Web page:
The newest round of the 2015 American Heart Association (AHA) Guidelines for Cardiopulmonary Resuscitation (CPR) and Emergency Cardiac Care (ECC) contains 315 recommendations.1 It is easy to be overwhelmed by this massive (275 pages) document so this post will distill what you need to know in the emergency department. This update marks the end of a 5-year revision cycle for the AHA and the shift to a continuously updated model. Current and future guidelines can now be found at ECCGuidelines.heart.org. This round lacks any of the major foundational changes seen in 2010; however, we do say goodbye to some recommendations (bye bye vasopressin).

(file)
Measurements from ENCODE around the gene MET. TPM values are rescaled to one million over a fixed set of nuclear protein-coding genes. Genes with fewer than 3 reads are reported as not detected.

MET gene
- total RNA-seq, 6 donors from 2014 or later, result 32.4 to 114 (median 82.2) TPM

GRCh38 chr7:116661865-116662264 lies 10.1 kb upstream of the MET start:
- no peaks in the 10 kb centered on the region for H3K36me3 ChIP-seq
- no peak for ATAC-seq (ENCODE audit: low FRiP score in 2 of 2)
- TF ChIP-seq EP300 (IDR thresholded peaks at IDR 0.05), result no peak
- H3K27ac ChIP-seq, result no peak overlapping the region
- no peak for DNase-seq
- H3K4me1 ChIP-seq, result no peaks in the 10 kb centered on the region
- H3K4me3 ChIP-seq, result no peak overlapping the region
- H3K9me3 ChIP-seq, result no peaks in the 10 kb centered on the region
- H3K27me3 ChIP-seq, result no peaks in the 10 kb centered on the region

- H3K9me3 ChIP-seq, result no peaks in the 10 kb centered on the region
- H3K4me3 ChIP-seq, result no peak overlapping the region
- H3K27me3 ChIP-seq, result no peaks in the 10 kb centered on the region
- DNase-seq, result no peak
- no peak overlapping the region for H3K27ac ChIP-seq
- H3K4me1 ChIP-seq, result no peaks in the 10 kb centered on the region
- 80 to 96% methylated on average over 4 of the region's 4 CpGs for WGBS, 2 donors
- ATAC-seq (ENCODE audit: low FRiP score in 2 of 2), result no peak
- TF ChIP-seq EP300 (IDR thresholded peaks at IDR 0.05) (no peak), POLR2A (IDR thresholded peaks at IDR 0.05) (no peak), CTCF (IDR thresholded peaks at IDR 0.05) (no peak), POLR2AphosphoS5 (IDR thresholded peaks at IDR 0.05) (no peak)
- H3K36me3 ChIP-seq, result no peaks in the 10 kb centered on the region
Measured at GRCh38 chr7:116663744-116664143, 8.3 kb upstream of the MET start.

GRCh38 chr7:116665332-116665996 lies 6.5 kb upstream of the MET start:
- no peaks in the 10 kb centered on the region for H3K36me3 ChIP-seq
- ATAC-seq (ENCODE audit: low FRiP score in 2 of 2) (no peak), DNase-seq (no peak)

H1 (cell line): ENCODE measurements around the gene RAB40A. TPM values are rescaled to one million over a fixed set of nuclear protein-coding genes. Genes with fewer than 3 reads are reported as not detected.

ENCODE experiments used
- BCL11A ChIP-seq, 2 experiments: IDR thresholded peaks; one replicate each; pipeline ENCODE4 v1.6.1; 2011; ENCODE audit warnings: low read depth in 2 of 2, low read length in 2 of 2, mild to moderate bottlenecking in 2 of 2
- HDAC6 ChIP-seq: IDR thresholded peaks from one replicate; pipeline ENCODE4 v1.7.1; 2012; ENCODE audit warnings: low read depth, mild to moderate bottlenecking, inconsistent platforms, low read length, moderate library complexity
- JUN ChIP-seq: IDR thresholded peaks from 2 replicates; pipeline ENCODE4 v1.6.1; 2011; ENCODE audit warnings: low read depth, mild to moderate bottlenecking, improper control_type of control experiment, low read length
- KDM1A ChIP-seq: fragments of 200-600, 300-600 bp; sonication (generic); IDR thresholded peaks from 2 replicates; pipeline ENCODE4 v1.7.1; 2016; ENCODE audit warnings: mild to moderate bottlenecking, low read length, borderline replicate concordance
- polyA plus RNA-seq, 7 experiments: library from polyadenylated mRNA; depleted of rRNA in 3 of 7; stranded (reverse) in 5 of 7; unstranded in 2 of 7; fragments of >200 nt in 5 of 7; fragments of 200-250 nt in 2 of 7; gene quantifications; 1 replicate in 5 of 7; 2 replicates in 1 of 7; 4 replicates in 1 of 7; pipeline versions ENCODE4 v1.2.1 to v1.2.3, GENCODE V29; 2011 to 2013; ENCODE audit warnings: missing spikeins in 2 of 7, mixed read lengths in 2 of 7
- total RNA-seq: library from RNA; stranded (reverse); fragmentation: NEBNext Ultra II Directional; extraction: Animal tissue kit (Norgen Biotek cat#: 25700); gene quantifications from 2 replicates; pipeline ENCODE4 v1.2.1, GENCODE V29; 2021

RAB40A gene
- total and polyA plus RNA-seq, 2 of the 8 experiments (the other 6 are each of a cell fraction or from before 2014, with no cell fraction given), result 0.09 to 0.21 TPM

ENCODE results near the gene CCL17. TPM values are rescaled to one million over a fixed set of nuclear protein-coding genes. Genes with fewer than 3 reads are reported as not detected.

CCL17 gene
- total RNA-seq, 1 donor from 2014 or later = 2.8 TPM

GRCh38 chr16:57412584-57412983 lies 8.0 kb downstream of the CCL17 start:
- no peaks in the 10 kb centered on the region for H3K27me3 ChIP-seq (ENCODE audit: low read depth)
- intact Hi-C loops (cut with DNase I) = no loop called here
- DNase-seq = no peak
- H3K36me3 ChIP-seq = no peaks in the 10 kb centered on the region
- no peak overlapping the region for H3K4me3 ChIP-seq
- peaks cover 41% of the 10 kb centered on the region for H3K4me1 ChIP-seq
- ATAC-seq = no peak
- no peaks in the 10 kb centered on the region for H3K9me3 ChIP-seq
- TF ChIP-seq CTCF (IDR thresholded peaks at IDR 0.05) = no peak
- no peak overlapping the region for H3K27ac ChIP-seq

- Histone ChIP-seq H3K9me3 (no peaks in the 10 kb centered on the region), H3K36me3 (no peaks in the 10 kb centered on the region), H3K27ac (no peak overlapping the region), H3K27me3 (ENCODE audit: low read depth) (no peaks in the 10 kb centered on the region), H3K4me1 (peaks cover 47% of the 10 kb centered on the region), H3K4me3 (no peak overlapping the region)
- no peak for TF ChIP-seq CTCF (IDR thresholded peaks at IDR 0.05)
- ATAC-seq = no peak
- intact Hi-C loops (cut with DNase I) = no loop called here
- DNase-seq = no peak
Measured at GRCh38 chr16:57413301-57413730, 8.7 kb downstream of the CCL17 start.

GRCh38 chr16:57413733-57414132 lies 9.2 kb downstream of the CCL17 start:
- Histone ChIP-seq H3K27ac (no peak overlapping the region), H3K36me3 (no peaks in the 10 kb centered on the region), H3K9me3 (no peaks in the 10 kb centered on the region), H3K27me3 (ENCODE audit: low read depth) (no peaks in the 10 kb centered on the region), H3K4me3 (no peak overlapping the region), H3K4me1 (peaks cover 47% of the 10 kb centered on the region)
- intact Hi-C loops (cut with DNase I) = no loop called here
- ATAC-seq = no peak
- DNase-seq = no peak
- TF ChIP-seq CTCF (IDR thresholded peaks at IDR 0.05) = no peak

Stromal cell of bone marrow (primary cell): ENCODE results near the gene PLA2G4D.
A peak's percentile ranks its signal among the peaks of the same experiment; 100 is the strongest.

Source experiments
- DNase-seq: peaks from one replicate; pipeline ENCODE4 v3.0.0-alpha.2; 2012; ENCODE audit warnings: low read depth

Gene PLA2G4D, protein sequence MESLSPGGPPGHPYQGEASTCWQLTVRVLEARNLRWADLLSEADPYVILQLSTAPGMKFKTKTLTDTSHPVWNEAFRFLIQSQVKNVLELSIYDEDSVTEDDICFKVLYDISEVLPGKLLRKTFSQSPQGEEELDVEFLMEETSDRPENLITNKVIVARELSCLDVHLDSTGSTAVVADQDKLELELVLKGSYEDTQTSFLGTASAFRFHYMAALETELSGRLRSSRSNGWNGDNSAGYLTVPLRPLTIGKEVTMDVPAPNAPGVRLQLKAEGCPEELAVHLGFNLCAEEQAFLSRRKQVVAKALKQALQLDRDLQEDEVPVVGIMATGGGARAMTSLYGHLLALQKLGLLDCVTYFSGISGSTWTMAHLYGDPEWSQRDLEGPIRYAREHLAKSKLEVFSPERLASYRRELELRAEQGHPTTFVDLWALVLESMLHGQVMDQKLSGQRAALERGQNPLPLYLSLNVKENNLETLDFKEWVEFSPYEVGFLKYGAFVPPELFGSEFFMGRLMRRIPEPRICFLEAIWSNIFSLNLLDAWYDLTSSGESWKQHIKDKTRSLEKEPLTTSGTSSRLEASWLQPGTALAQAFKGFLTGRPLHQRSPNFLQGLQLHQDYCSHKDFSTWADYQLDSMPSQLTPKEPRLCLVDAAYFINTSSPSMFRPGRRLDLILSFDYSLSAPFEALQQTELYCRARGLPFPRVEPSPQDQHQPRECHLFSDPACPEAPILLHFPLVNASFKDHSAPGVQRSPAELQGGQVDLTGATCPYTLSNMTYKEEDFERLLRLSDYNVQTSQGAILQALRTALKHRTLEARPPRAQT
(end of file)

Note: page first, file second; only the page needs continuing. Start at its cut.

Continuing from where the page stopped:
System & Quality
Social media is now officially recommended as a method to notify potential rescuers of a cardiac arrest. Several apps are available for download such as Pulsepoint that will let you know if there is a cardiac arrest nearby.
Regionalized care for cardiac arrest is also recommended, which involves diverting cardiac arrest patients to specialized centers that provide comprehensive care. This care may include Extracorporeal CPR (ECPR), such as extracorporeal membrane oxygenation, and organ harvesting, both of which are given special attention in this update.
Basic Life Support (BLS)